How Pedestrian-Friendly Are Our Schools?

The Road Safety Audit of Millburn Middle School and Millburn Schools' walkability according to


Aamir Jamil and Zachary Turinsky

How walkable are our schools here in Millburn? That is a question we attempted to answer using The website tells how walkable any location is, using pedestrian friendliness and amount of amenities close to the location. The chart below shows the key for walkability and how car dependent each score is.

Walk Score®Description
90–100Walker's Paradise
Daily errands do not require a car.
70–89Very Walkable
Most errands can be accomplished on foot.
50–69Somewhat Walkable
Some errands can be accomplished on foot.
Most errands require a car.
Almost all errands require a car.

Below is the Walkability Map of all of Millburn’s public Schools. All of the elementary schools are blue, the 5th grade school is purple, the middle school is yellow, and the high school is green.

Millburn Middle School is the most walkable, but not far behind is Washington School and the High School, both two points behind each other. Behind them is South Mountain, Glenwood, and Wyoming.

Unfortunately, Deerfield and Hartshorn both rank much worse because they are further from downtown amenities. Clearly, there is a dramatic distinction between downtown schools and outlying ones in the walkability of Millburn township.

Sometimes, however, the walkability of a school is negatively affected by hard-to-manage traffic. This is what Stephenie Mallios, a parent conducting a safety audit with a local group of parents, determining the traffic problems of Millburn Middle School. Those parents are working through protocol mandated by the Trans Options Organization. The audit was conducted by taking pictures and observing the traffic situation during drop-off time.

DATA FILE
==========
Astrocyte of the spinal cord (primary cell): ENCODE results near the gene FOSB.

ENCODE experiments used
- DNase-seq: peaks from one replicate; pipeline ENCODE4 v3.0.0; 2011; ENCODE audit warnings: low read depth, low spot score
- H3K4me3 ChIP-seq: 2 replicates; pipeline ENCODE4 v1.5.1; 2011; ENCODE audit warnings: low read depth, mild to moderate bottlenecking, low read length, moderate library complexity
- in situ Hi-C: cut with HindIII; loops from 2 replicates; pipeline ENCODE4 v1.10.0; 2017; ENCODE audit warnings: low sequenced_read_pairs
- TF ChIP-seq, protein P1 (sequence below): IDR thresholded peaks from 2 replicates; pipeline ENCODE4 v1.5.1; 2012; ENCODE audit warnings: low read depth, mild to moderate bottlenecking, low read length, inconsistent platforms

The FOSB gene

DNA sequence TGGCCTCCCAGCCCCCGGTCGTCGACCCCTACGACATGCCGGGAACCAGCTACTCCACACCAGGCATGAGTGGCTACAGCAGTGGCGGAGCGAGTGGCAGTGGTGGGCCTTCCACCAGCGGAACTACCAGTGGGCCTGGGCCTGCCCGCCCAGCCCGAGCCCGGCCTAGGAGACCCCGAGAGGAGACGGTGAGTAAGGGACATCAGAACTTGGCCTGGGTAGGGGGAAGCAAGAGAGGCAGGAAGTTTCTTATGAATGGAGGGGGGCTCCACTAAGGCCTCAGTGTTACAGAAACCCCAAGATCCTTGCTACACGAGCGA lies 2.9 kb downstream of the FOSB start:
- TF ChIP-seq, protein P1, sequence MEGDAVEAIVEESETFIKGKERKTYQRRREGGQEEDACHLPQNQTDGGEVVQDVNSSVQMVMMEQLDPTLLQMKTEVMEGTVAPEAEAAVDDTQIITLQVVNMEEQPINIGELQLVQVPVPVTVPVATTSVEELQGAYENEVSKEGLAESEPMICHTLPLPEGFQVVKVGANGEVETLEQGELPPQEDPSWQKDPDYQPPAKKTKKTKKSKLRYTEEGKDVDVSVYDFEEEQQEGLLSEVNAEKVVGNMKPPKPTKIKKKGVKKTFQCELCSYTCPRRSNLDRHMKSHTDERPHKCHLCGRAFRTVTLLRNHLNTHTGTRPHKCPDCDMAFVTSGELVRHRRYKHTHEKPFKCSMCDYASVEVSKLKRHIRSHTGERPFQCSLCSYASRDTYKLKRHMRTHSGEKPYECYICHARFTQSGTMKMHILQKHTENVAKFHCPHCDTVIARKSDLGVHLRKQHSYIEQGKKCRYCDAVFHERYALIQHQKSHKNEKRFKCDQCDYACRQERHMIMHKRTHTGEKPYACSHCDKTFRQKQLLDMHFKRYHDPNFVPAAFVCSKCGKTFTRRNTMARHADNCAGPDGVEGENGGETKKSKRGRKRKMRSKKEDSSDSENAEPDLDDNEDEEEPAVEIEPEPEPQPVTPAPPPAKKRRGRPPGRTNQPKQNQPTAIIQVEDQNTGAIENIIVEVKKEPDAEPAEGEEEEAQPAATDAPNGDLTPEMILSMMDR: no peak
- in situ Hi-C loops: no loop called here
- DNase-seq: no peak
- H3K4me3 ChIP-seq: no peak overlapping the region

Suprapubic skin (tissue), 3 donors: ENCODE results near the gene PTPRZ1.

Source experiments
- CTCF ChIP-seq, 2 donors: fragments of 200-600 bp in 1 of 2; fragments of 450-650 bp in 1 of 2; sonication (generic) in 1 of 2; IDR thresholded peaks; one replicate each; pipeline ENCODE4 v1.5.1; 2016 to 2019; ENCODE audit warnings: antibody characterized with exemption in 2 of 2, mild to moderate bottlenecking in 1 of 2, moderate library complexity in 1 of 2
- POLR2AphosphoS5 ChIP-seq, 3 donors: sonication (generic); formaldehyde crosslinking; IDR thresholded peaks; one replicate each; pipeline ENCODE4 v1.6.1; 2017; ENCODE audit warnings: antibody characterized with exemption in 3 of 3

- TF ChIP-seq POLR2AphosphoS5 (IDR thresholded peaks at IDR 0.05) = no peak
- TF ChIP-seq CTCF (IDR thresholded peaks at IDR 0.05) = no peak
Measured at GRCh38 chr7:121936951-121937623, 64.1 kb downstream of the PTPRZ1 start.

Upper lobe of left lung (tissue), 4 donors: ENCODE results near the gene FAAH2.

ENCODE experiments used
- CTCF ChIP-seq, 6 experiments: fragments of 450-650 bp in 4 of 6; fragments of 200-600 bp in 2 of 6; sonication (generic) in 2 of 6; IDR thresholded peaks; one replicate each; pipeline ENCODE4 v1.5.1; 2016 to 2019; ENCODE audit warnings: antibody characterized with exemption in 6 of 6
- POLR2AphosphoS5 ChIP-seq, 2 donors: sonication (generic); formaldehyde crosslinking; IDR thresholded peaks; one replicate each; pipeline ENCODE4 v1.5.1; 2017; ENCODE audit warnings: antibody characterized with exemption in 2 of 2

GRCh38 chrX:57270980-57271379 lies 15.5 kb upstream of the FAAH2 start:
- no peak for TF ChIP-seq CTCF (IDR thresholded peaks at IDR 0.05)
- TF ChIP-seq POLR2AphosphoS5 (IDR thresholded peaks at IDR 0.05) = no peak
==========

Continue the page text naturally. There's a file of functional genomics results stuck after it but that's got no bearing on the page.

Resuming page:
We reached out to Mrs. Mallios to determine her thoughts throughout the audit, and she had a lot to say about the matter. In her opinion, traffic near the Middle School is very dangerous, mainly because of the speed on narrow roads and the increase in numbers of students and cars going to Millburn over the years.

On top of that, she said, on some roads going to the school, “there are no sidewalks, or even room for them, the open stone channels are treacherous to walk on, and the old roads have been paved over so often there is a ‘hump’ in the middle of the road which makes driving on one side feel awkward.”

To illustrate the scale of the problem, consider that even during the audit,  “one of the TO (TransOptions) reps he (Mr. Connolly) was walking with almost got hit by a car.” Moreover, the traffic problem makes parents consider driving their kids to school if they are only a few blocks away, compounding the problem, and being inconvenient for parents who have to drive their children to multiple schools.

Clearly this is a dilemma that needs to be solved. Thankfully, many things may happen because of this audit, namely “a lowered speed limit, reduced access, carpooling, more students taking the bus, and hopefully more students walking in the Knollwood neighborhood… (which) should be a pedestrian area.”

Although MMS has an extremely high walkability score, the traffic situation near the Middle School is pretty bad, but the community is hopefully determined enough to solve any problem which might arise.